Jail managers are required to report significant events that might affect “standards compliance, agency operation, or the quality of services provided by the agency,” according to the association's policy manual. That includes events such as deaths, assaults, allegations of sexual impropriety involving inmates, riots and grievances.
But that doesn't include staff misconduct. The internal investigation in 2010 of sex and drug use in the accreditation office was not disclosed to auditors, for instance.
Nor should it have been, said Jeff Newton, who was corrections director at the time.
“The accreditation standards are looking for significant events in the inmate population,” he said. “It has nothing to do with staff misconduct. ... Accreditation is not going to prevent staff members from making mistakes.”
Details of the incident emerged in a lawsuit filed by Nancy Mullenax, who said her position was eliminated after she reported walking in on the accreditation manager having sex with a subordinate in a common area of their office.
Court and investigative records obtained by The World-Herald revealed allegations that the lovers were sharing prescription medication and that one officer was trying to overcome an addiction to painkillers when the affair started. Both officers resigned shortly afterward.
Newton's annual report to the ACA that year mentioned the resignations but gave no details.
There is wide disagreement over how much the county pays to be accredited.
Jail officials estimate the cost of maintaining accreditation at $47,000 a year. This includes the percentage of three employees' annual salaries earned while working on accreditation, plus the fee to have the association audit the jail and community corrections every three years.
The Sheriff's Office cost estimate came in at $16,000. That included annual fees to the Commission on Accreditation for Law Enforcement Agencies, a software module and audits every three years.
Boyle and the officers unions suggested that both numbers are low. Boyle said the jail's estimate didn't include travel to conferences and the sheriff's didn't include staff time.
Duda says he welcomes a full accounting but warned that Douglas County stands to lose money if it drops accreditation.
The county receives $86 a day for every federal inmate it holds. In 2012, it received $7.6 million for housing prisoners of the U.S. Marshals Service and U.S. Immigration and Customs Enforcement.
A memo that jail officials sent to the County Board said the contract with ICE stipulates that the jail needs to meet accreditation standards to house the agency's prisoners, though unaccredited jails in the region also take federal inmates.
Reverting to Nebraska jail standards would reduce the jail's rated capacity by 76 beds, meaning fewer potential beds would be available for federal prisoners. According to the jail memo, Douglas County could lose $2.4 million annually.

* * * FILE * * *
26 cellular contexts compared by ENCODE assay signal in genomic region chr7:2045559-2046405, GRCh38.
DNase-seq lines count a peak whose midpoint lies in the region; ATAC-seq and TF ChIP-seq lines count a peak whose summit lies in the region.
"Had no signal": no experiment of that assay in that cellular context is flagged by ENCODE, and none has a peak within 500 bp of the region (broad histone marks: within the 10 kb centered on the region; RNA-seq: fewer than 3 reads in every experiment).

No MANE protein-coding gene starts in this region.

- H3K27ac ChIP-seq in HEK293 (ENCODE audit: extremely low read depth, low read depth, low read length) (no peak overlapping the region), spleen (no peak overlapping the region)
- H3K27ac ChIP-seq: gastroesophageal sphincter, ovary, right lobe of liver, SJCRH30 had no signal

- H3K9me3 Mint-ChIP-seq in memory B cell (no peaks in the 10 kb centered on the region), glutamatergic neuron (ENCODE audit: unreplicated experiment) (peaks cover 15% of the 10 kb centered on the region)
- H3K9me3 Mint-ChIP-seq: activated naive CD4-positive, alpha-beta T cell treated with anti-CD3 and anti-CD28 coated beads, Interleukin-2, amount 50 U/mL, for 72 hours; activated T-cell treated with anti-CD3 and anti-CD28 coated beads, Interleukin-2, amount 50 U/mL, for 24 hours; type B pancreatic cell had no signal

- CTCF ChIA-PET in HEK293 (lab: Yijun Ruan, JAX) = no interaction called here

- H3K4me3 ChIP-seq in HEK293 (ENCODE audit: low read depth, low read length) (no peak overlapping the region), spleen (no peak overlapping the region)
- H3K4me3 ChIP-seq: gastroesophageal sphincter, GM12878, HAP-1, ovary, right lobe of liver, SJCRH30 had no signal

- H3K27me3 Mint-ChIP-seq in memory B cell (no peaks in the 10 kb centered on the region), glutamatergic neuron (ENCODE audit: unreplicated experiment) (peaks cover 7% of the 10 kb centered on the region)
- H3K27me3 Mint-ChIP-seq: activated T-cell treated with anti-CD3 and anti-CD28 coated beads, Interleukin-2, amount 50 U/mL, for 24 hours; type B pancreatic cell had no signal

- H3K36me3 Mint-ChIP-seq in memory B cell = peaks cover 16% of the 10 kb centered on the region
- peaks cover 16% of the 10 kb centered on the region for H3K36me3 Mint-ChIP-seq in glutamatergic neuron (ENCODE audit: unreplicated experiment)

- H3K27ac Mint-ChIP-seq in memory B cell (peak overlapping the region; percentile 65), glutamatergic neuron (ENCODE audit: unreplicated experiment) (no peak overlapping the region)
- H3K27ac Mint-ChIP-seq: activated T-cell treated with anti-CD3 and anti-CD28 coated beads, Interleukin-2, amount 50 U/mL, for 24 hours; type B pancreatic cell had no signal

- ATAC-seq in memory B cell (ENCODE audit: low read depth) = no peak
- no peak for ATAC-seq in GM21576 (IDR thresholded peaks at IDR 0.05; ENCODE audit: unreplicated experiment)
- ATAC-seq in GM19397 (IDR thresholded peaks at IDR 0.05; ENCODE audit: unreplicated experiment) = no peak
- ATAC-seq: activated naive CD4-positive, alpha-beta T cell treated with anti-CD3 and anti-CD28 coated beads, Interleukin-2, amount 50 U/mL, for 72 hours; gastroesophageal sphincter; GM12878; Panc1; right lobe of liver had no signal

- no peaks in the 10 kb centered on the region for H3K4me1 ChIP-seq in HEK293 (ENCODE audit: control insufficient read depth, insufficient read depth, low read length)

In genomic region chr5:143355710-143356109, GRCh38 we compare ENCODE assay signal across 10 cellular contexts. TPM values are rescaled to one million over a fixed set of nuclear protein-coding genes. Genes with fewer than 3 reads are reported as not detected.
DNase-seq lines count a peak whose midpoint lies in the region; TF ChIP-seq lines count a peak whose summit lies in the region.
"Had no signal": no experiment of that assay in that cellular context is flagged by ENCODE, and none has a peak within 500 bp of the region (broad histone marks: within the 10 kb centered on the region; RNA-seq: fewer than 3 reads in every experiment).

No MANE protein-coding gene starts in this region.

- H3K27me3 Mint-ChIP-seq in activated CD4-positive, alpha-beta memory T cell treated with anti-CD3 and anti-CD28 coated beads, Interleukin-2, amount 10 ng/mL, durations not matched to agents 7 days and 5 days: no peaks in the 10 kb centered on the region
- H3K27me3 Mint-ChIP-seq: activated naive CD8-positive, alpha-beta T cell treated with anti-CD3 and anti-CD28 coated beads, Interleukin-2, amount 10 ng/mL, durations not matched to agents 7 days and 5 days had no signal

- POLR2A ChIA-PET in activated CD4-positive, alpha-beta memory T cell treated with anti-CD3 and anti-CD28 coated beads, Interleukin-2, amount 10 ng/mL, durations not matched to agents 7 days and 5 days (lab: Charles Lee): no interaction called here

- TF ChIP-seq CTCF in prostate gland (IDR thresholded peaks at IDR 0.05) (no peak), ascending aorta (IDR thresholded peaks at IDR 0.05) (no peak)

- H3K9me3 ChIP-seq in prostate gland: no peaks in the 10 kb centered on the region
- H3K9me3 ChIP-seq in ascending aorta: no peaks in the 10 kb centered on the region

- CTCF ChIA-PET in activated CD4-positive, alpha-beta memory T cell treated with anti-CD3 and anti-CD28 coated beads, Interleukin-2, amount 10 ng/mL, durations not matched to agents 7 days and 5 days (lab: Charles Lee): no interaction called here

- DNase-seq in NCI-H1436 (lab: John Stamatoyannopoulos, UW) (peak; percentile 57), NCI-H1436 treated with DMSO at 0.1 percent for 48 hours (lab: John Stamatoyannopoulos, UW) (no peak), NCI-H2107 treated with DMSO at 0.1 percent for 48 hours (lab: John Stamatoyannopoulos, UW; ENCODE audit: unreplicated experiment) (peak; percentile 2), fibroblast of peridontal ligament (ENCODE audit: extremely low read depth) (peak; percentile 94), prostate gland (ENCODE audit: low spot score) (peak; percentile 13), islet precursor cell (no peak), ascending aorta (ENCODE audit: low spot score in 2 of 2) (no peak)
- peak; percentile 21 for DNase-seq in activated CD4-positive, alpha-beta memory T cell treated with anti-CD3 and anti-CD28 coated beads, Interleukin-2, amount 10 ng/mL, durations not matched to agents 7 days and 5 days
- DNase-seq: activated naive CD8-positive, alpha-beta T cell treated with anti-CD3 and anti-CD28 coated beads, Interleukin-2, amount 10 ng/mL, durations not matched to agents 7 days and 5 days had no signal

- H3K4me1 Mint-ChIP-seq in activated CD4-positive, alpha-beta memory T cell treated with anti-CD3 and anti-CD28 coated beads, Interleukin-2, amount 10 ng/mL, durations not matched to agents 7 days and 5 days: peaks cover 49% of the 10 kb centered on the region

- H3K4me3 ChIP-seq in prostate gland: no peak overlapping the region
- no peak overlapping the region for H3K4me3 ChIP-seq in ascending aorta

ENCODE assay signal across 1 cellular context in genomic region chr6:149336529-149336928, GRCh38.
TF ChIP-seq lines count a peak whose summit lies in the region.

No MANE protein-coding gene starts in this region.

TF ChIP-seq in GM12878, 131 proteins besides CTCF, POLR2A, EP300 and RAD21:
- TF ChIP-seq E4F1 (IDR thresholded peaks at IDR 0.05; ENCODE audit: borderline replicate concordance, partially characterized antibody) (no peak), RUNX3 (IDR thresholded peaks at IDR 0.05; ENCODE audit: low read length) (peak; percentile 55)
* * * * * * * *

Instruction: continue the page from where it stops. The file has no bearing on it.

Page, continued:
“For us to now consider dropping accreditation — it's a couple of steps backward,” Duda said, referring to the memo.
That estimate is a worst-case scenario, however.
It assumes that the jail would be full, that the last 76 beds would have gone to federal inmates and that all those inmates would have stayed for a full year.
But last year, the average stay for a federal inmate was 52 days. On a recent day, the jail was three-quarters full by ACA standards, or about 82 percent full by state standards, suggesting that there is room for additional inmates, federal or otherwise.
Jim Maguire, president of the Douglas County deputies union (who is Boyle's nephew), said the sheriff's cost estimate is far off. He asked union members recently what they thought it cost to maintain accreditation, and most estimated the minimum was closer to $100,000 a year, counting staff time.
The accrediting agency “forced us to write all these policies instead of just winging it, and that's good,” Maguire said. “But now that we've got (accreditation), it's really expensive to continue.”
For instance, he said, it's good policy to require deputies to wear a traffic vest when running radar. But it's wasteful to have crime lab technicians drive out to take pictures documenting that the standard has been met, he said.
Dunning said that crime-scene technicians aren't taken out of duty just for accreditation purposes and that only about one-fifth of the policy coordinator's time is devoted to accreditation work.
He said Boyle's campaign stems from a personal vendetta dating to his recall as Omaha mayor, which Boyle disputes.
“Why wouldn't you want any governmental agency accredited?” Dunning asked. “It's crazy.”